• There was not a single hard hitting question asked throughout. It was all softballs. Seriously. Many of the setup questions were the same bogus strawmen we’ve seen the NSA focus on in the past — concerning things like “is the NSA listening to everyone’s calls.” But that isn’t what people are actually concerned about. At no point did they appear to even attempt to ask followup questions when the NSA people made clearly misleading statements, such as thoseconcerning the surveillance of “US persons.”
  • Not a single critic of the NSA was shown during the entire episode. Seriously. Not a single claim by the NSA was refuted or pushed back on. At all. Basically, Miller served up softballs, the NSA hit ’em back, and the “investigative journalists” at 60 Minutes said, “Wow, isn’t that amazing!”
  • They admit that they did this piece because the NSA “invited them in.” In other words, this was purely a propaganda piece from the very outset. The most hysterical thing to watch is the “overtime” bit that they have on the website in which they explain how 60 Minutes got to do this story on the NSA, which reveals that basically the NSA asked them to do this puff piece and then controlled every second of the process. There are even a few outtakes where the NSA “handlers” cut off parts of interviews to tell people what to say.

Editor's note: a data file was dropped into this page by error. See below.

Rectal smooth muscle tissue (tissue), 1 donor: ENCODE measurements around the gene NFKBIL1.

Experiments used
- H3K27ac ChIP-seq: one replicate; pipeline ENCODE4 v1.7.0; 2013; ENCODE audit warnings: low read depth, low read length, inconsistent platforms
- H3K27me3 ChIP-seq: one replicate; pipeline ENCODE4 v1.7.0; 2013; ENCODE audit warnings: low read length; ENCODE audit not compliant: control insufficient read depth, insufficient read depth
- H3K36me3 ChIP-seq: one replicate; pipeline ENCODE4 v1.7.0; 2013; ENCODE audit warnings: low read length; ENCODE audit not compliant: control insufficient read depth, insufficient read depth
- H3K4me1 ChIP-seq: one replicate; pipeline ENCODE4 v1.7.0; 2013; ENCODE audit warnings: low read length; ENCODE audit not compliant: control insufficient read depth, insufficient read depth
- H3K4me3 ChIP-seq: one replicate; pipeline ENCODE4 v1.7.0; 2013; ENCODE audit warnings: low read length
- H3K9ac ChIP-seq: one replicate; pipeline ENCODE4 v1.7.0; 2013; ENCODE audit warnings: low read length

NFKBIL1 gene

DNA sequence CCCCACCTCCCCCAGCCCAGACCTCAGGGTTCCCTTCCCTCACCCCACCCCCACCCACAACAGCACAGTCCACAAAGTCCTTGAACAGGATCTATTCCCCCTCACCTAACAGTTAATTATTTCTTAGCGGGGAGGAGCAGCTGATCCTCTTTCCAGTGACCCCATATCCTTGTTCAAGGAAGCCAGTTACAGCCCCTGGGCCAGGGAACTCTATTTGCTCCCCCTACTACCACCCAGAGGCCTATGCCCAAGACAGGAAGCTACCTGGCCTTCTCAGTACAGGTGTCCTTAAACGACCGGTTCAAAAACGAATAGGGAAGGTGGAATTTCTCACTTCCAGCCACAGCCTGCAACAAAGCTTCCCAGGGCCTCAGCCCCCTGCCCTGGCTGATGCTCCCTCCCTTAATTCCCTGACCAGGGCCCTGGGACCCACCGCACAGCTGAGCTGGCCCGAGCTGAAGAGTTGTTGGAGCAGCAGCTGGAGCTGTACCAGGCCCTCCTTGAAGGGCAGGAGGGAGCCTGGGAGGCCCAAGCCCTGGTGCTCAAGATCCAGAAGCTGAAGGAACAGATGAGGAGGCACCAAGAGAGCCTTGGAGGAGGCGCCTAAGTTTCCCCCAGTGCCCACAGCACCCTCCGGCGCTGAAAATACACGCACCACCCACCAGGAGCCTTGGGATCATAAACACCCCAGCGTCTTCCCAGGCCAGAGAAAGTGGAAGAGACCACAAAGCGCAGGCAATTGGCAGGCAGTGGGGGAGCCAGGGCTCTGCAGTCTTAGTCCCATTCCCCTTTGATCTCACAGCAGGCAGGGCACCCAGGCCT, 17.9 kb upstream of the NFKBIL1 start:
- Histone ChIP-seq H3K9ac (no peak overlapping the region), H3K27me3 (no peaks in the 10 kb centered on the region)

• Miller claims he spoke to NSA critics and asked them what they would ask, but that’s not reflected in the questioning at all. He then defends the piece saying that his goal was to let the NSA explain its side of the story, which he argues wasn’t getting enough attention. Seriously.

    Because this is really the side of the story that has been mined only in the most superficial ways. We’ve heard plenty from the critics. We’ve heard a lot from Edward Snowden. Where there’s been a distinctive shortage is, putting the NSA to the test and saying not just ‘We called for comment today’ but to get into the conversation and say that sounds a lot like spying on Americans, and then say, ‘Well, explain that.’”

    Try not to laugh at that. He even claims that he didn’t want it to be a puff piece — which is exactly what it was.

  • The one big “revelation” in the piece involves NSA people implying, but never actually saying, how they stopped some sort of plot to turn everyone’s computers into bricks by infecting the BIOS. But, as lots of people who actually understand this stuff are noting, that segment was pure gibberish:

    There are no technical details. Yes, they talk about “BIOS”, but it’s redundant, unrelated to their primary claim. Any virus/malware can destroy the BIOS, making a computer unbootable, “bricking” it. There’s no special detail here. All they are doing is repeating what Wikipedia says about BIOS, acting as techie talk layered onto the discussion to make it believable, much like how Star Trek episodes talk about warp cores and Jeffries Tubes.